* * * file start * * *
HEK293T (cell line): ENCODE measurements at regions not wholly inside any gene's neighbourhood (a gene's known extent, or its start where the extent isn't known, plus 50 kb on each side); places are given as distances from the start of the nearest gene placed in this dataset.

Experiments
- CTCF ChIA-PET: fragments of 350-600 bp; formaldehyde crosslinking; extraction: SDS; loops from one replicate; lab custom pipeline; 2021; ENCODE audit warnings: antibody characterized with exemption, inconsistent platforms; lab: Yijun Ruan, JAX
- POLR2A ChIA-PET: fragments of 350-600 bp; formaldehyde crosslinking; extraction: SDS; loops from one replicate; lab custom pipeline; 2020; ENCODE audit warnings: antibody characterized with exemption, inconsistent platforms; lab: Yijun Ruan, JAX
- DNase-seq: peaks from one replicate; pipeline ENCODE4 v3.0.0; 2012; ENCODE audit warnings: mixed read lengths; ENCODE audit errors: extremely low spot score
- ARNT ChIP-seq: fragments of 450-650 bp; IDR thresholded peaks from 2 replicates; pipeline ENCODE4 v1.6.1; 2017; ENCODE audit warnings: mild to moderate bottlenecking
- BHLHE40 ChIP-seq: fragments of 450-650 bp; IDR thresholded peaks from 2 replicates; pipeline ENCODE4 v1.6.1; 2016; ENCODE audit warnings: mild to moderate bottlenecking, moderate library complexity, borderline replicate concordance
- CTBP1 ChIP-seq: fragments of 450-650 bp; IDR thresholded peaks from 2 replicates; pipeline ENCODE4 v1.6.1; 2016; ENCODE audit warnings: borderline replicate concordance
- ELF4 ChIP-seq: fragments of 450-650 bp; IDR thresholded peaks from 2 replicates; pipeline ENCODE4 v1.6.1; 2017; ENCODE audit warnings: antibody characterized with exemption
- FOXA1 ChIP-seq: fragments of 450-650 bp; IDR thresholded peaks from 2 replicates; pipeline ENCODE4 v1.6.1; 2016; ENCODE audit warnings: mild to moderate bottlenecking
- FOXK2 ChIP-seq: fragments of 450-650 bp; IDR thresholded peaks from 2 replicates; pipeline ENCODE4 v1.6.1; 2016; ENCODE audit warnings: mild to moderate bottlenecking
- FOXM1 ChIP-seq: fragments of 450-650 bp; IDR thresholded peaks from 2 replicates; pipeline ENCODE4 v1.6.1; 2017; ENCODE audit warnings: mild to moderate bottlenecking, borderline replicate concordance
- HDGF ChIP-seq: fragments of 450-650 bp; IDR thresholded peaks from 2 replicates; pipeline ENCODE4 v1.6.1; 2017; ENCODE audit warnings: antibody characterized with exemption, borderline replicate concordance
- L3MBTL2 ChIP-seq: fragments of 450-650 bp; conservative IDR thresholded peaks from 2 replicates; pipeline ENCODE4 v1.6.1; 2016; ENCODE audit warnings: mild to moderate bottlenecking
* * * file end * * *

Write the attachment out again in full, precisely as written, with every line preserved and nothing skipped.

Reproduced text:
HEK293T (cell line): ENCODE measurements at regions not wholly inside any gene's neighbourhood (a gene's known extent, or its start where the extent isn't known, plus 50 kb on each side); places are given as distances from the start of the nearest gene placed in this dataset.

Experiments
- CTCF ChIA-PET: fragments of 350-600 bp; formaldehyde crosslinking; extraction: SDS; loops from one replicate; lab custom pipeline; 2021; ENCODE audit warnings: antibody characterized with exemption, inconsistent platforms; lab: Yijun Ruan, JAX
- POLR2A ChIA-PET: fragments of 350-600 bp; formaldehyde crosslinking; extraction: SDS; loops from one replicate; lab custom pipeline; 2020; ENCODE audit warnings: antibody characterized with exemption, inconsistent platforms; lab: Yijun Ruan, JAX
- DNase-seq: peaks from one replicate; pipeline ENCODE4 v3.0.0; 2012; ENCODE audit warnings: mixed read lengths; ENCODE audit errors: extremely low spot score
- ARNT ChIP-seq: fragments of 450-650 bp; IDR thresholded peaks from 2 replicates; pipeline ENCODE4 v1.6.1; 2017; ENCODE audit warnings: mild to moderate bottlenecking
- BHLHE40 ChIP-seq: fragments of 450-650 bp; IDR thresholded peaks from 2 replicates; pipeline ENCODE4 v1.6.1; 2016; ENCODE audit warnings: mild to moderate bottlenecking, moderate library complexity, borderline replicate concordance
- CTBP1 ChIP-seq: fragments of 450-650 bp; IDR thresholded peaks from 2 replicates; pipeline ENCODE4 v1.6.1; 2016; ENCODE audit warnings: borderline replicate concordance
- ELF4 ChIP-seq: fragments of 450-650 bp; IDR thresholded peaks from 2 replicates; pipeline ENCODE4 v1.6.1; 2017; ENCODE audit warnings: antibody characterized with exemption
- FOXA1 ChIP-seq: fragments of 450-650 bp; IDR thresholded peaks from 2 replicates; pipeline ENCODE4 v1.6.1; 2016; ENCODE audit warnings: mild to moderate bottlenecking
- FOXK2 ChIP-seq: fragments of 450-650 bp; IDR thresholded peaks from 2 replicates; pipeline ENCODE4 v1.6.1; 2016; ENCODE audit warnings: mild to moderate bottlenecking
- FOXM1 ChIP-seq: fragments of 450-650 bp; IDR thresholded peaks from 2 replicates; pipeline ENCODE4 v1.6.1; 2017; ENCODE audit warnings: mild to moderate bottlenecking, borderline replicate concordance
- HDGF ChIP-seq: fragments of 450-650 bp; IDR thresholded peaks from 2 replicates; pipeline ENCODE4 v1.6.1; 2017; ENCODE audit warnings: antibody characterized with exemption, borderline replicate concordance
- L3MBTL2 ChIP-seq: fragments of 450-650 bp; conservative IDR thresholded peaks from 2 replicates; pipeline ENCODE4 v1.6.1; 2016; ENCODE audit warnings: mild to moderate bottlenecking